Since the beginning, the Mazda6 has always offered something different in the class of front-wheel-drive mid-size sedans. It has always been the driving matters, the zoom zoom, the Kansai engineering etc. This is to say it has been the driver’s one.
In the 2017.5 Mazda6 this DNA continues to be the core of what sets it apart from the Toyota Camry, Ford Fusion, Honda Accord and Nissan Altimas of the world. It has a sharper edge when it comes to design and engineering, driving feel and character.
Though a refreshed Mazda6 comes for 2018, the 2017.5 model we tested itself received a number of new things particularly in our Grand Touring model. Here we had extras like blind spot monitoring with rear cross traffic alerts, lane keeping assist with the steering and forward emergency braking prompts.
Styling remains the same outside as well as in the cabin. In ours was a healthy dose of stitched soft trims everywhere your hand could roam. The dash, the door panels and even the console sides were soft and padded. Nice.
Our Nappa leather seats were heated both front and rear as was the steering wheel. Seats as almost always in the Mazda6 were more sporting than the norm and very comfortable for the long haul. The design of the cockpit is well laid out for a busy day of driving in the city or pleasure drives in the out there.
Still not our favorite part of the interior is the infotainment system that stops being a touch screen once the car is in motion. After that you are forced to page through a litany of menus not intuitive at all just to do simple things like tune a station or select one from a preset. Too many other car makers do this so much better, and it’s also lacking in basics like Android Auto and Apple CarPlay.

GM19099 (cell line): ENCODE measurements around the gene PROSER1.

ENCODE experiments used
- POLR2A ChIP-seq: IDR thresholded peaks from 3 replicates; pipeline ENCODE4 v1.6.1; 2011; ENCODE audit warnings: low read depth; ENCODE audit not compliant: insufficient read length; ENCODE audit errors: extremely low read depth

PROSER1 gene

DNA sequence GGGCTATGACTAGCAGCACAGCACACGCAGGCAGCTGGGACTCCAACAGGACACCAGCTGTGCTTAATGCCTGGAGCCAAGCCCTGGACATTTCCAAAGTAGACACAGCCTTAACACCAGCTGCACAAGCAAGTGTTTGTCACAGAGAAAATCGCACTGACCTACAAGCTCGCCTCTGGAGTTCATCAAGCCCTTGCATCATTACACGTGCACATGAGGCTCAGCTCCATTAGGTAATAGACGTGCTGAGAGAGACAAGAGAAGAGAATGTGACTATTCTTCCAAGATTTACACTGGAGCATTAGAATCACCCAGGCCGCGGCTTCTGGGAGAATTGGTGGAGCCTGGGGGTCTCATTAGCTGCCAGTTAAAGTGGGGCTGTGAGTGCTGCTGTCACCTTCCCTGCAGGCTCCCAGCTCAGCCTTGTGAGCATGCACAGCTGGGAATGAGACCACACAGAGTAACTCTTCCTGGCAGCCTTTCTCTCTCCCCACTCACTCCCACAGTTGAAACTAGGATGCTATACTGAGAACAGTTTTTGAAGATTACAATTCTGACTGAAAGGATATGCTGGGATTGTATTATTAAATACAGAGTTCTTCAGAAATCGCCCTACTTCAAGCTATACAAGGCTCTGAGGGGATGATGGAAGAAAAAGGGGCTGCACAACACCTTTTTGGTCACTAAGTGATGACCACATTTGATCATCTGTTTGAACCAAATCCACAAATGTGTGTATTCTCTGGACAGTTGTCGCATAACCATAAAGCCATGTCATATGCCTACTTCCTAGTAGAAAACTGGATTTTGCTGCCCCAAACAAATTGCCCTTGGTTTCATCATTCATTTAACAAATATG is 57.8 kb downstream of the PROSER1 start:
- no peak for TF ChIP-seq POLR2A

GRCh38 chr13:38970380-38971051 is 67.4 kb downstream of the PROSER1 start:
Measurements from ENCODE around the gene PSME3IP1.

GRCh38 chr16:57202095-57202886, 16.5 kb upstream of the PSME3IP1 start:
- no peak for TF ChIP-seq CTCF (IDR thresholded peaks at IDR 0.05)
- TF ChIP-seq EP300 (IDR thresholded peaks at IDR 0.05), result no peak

Powering the Mazda6 this year remains one engine, a naturally aspirated 2.5-liter four-cylinder direct-injected four-cylinder. In our Grand Touring it’s mated to a six-speed automatic transmission but a manual is available in other models.
With 184 horsepower it’s running toward the back of the pack in terms of competitive power, though a turbocharged engine will be along next model year to help that out. The engine is refined enough and has a pleasant demeanor but the automatic transmission tends to be an unwilling accomplice to any kind of driving fun unless you set it to Sport mode. Even there, it still wishes to bog the engine around town to save gas unless you mash the throttle to wake it up.
It’s mild tune does however return good fuel economy. It’s rated at 27 mpg city, 35 mpg highway and 30 mpg combined. In our week with it we achieved on average about 28 mpg in mostly city driving. We believe 30 or more would be achieved easily with a balance of highway mixed in.
Its chassis is tuned with a sharper feel and firmer ride than most of its competitors. Though the new Camry and Accord have made inroads in their all-new versions the Mazda6 remains the sharpest driving tool of the bunch. Response and body motions are well controlled and it gives a solid confidence when pushing the envelope, never costing you a quiet and relaxing ride when you drive as such.
Priced at $34,070 with options our tester was nearly maxed out and the only value question that comes up is really about the fact that competitive horsepower in most of its peers is significantly more. Out side of that, the Mazda6 continues to offer something fresh and unique in a segment where class average is the norm.